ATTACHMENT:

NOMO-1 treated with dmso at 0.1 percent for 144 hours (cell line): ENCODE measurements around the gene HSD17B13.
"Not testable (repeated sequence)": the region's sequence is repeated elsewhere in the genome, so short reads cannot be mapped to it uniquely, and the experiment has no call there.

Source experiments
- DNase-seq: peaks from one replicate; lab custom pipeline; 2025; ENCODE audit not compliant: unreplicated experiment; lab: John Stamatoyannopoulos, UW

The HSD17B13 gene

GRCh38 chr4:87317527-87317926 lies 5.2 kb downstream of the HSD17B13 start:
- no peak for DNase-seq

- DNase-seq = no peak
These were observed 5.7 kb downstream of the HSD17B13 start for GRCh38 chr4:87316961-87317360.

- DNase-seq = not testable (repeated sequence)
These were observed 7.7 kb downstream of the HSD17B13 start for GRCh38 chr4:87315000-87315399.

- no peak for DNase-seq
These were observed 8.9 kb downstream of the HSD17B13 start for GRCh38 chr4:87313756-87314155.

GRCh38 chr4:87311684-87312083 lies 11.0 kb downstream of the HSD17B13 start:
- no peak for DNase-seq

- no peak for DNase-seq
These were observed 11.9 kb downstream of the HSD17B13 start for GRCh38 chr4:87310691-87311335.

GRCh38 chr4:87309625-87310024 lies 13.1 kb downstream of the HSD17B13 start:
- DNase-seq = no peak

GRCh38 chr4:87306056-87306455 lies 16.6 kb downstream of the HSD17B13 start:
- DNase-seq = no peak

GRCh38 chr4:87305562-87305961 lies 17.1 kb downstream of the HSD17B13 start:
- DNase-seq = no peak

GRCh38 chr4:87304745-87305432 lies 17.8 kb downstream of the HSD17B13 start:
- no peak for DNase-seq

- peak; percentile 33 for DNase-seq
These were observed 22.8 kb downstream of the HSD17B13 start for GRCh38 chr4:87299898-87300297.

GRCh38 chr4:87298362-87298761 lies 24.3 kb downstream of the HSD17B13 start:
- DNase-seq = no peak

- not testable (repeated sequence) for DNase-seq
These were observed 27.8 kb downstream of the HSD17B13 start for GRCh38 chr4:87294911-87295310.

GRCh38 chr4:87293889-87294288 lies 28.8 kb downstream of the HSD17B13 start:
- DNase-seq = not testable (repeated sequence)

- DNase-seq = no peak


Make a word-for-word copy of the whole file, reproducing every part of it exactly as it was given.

NOMO-1 treated with dmso at 0.1 percent for 144 hours (cell line): ENCODE measurements around the gene HSD17B13.
"Not testable (repeated sequence)": the region's sequence is repeated elsewhere in the genome, so short reads cannot be mapped to it uniquely, and the experiment has no call there.

Source experiments
- DNase-seq: peaks from one replicate; lab custom pipeline; 2025; ENCODE audit not compliant: unreplicated experiment; lab: John Stamatoyannopoulos, UW

The HSD17B13 gene

GRCh38 chr4:87317527-87317926 lies 5.2 kb downstream of the HSD17B13 start:
- no peak for DNase-seq

- DNase-seq = no peak
These were observed 5.7 kb downstream of the HSD17B13 start for GRCh38 chr4:87316961-87317360.

- DNase-seq = not testable (repeated sequence)
These were observed 7.7 kb downstream of the HSD17B13 start for GRCh38 chr4:87315000-87315399.

- no peak for DNase-seq
These were observed 8.9 kb downstream of the HSD17B13 start for GRCh38 chr4:87313756-87314155.

GRCh38 chr4:87311684-87312083 lies 11.0 kb downstream of the HSD17B13 start:
- no peak for DNase-seq

- no peak for DNase-seq
These were observed 11.9 kb downstream of the HSD17B13 start for GRCh38 chr4:87310691-87311335.

GRCh38 chr4:87309625-87310024 lies 13.1 kb downstream of the HSD17B13 start:
- DNase-seq = no peak

GRCh38 chr4:87306056-87306455 lies 16.6 kb downstream of the HSD17B13 start:
- DNase-seq = no peak

GRCh38 chr4:87305562-87305961 lies 17.1 kb downstream of the HSD17B13 start:
- DNase-seq = no peak

GRCh38 chr4:87304745-87305432 lies 17.8 kb downstream of the HSD17B13 start:
- no peak for DNase-seq

- peak; percentile 33 for DNase-seq
These were observed 22.8 kb downstream of the HSD17B13 start for GRCh38 chr4:87299898-87300297.

GRCh38 chr4:87298362-87298761 lies 24.3 kb downstream of the HSD17B13 start:
- DNase-seq = no peak

- not testable (repeated sequence) for DNase-seq
These were observed 27.8 kb downstream of the HSD17B13 start for GRCh38 chr4:87294911-87295310.

GRCh38 chr4:87293889-87294288 lies 28.8 kb downstream of the HSD17B13 start:
- DNase-seq = not testable (repeated sequence)

- DNase-seq = no peak